Last weekend we rode our motorcycles over to Wisconsin. Due to schedule differences, it worked out easier to drive separately. The weather was beautiful. I left after my Saturday morning meditation class at the Twin Cities T’ai Chi Ch’uan Studio.
The shortest route was to take freeways to the studio in Saint Paul and from there to Wisconsin. Generally, I avoid freeways on my motorcycle because I don’t like being sandwiched on concrete between big trucks and people on cell phones who aren’t paying attention to the road. I kept thinking about those lines from Zen and the Art of Motorcycle Maintenance by Robert Pirsig:
You see things vacationing on a motorcycle in a way that is completely different from any other. In a car you’re always in a compartment, and because you’re used to it you don’t realize that through that car window everything you see is just more TV. You’re a passive observer and it is all moving by you boringly in a frame.
On a cycle the frame is gone. You’re completely in contact with it all. You’re in the scene, not just watching it anymore, and the sense of presence is overwhelming. That concrete whizzing by five inches below your foot is the real thing, the same stuff you walk on, it’s right there, so blurred you can’t focus on it, yet you can put your foot down and touch it anytime, and the whole thing, the whole experience, is never removed from immediate consciousness.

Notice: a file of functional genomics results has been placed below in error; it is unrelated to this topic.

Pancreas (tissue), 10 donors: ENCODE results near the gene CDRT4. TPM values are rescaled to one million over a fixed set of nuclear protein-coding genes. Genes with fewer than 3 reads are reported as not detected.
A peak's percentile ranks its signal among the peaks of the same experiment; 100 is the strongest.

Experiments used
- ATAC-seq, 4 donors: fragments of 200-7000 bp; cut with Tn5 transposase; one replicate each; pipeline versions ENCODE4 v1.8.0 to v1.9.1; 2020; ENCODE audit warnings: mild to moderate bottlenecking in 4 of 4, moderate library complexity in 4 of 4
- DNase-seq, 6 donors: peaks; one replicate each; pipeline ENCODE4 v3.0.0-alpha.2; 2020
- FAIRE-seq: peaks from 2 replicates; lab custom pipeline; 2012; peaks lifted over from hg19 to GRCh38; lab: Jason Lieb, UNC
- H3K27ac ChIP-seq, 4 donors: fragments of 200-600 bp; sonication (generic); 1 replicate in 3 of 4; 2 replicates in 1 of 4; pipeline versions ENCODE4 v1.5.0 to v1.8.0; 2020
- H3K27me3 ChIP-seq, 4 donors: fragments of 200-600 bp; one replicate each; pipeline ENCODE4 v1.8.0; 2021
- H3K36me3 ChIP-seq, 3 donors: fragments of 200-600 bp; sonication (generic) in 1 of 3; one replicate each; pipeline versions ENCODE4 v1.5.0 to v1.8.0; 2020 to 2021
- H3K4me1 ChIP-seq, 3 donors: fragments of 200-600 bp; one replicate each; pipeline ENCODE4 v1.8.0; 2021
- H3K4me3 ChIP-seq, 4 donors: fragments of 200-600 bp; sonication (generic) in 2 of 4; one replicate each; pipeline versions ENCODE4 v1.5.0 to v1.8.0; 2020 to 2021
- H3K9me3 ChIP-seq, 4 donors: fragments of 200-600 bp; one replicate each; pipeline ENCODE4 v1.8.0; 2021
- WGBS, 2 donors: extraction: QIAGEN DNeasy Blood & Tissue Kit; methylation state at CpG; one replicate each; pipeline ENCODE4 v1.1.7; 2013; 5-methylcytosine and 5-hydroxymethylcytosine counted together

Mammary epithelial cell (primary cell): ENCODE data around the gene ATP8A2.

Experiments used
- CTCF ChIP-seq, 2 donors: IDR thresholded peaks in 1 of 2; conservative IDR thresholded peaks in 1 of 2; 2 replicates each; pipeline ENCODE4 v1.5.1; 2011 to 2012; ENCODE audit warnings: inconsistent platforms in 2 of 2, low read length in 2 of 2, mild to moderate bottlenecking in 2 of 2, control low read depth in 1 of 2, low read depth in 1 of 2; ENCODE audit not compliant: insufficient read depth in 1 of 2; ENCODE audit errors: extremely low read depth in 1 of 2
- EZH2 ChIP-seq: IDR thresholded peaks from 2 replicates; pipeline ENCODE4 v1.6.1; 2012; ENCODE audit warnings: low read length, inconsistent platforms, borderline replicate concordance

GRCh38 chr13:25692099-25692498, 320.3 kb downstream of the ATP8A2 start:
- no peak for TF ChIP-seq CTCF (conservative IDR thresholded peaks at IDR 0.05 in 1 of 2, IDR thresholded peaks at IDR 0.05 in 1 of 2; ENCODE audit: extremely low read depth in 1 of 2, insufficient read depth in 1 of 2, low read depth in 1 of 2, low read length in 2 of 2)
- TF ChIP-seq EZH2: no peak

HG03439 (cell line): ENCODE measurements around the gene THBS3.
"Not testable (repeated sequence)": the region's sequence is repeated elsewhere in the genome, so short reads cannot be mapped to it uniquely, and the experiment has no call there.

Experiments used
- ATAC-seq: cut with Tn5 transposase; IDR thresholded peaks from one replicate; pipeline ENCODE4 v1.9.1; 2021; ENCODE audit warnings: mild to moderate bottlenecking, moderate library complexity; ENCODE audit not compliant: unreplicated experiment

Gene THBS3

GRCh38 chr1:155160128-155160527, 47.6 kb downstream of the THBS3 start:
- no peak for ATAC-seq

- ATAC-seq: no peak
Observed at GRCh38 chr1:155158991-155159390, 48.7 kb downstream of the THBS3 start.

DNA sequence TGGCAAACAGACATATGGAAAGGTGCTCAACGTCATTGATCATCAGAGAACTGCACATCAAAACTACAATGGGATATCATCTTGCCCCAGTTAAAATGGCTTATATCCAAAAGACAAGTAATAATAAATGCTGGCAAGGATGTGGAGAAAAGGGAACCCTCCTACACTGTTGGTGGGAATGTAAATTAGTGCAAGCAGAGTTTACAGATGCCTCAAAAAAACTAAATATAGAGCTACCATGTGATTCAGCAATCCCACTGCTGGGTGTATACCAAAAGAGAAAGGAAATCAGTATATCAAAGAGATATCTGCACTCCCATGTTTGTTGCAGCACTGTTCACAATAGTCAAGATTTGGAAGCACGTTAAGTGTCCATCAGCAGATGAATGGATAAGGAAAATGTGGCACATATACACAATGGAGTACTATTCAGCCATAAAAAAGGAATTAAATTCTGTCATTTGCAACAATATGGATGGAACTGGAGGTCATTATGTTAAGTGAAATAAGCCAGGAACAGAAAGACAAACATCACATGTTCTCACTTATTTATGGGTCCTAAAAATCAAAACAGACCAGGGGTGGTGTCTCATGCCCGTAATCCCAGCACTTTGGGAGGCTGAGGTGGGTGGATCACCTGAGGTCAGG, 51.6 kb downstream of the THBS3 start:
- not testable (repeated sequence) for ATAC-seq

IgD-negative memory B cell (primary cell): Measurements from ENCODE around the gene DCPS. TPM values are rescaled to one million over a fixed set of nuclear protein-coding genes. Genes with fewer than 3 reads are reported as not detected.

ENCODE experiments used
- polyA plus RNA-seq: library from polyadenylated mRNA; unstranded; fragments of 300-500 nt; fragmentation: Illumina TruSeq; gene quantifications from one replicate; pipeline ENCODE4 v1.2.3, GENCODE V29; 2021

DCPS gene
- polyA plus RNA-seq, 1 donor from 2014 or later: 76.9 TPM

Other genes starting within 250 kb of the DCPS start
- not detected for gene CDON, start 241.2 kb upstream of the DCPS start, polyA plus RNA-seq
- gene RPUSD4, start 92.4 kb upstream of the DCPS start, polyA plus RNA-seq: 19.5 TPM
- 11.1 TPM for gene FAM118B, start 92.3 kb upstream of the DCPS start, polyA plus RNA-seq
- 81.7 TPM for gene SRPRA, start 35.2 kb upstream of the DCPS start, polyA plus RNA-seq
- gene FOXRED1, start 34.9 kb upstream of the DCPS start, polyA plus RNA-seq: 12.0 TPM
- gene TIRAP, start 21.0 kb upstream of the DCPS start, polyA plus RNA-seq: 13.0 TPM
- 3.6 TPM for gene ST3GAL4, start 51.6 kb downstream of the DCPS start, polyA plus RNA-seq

Then I realized that it is always real concrete whizzing by, and the metal surrounding you in a car only gives you the perception of safety. When I was young, I went through a phase where I tried to eat healthfully. The world didn’t end when I ate a french fry, and before I knew it I was adding the occasional glass of beer or wine to the meal. Being in a car basking in the sounds of my music made me feel insulated from all the other people “out there.” Gradually, pound by pound, I added extra weight which was interfering with my body’s ability to make and utilize vitamin D. My head had taken over my body, and unhealthy anger raised my blood pressure. My endocrine system was telling my body to deposit calcium in my arterial veins instead of my bones. I was a mess.
I’m trying to do better now. My body has been pretty patient with me, but I’ve lost my cape and no one is holding me. It’s time for my mind to be present and make it easier for my body to cope with the vampires.